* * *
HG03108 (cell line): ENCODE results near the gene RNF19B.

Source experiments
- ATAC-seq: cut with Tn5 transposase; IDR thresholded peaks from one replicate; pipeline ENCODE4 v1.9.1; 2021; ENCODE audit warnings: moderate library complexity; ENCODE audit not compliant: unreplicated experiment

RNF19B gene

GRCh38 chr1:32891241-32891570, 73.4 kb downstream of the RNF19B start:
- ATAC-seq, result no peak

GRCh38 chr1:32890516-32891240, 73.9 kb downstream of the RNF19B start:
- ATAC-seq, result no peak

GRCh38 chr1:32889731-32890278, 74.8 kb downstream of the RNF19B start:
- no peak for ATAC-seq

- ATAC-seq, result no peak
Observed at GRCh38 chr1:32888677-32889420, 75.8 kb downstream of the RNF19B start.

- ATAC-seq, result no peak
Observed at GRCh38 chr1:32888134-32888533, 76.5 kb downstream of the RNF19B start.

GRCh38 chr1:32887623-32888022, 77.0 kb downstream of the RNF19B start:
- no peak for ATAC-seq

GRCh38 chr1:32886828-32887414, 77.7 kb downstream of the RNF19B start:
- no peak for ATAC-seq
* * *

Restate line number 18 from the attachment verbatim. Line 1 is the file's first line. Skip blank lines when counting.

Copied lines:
- no peak for ATAC-seq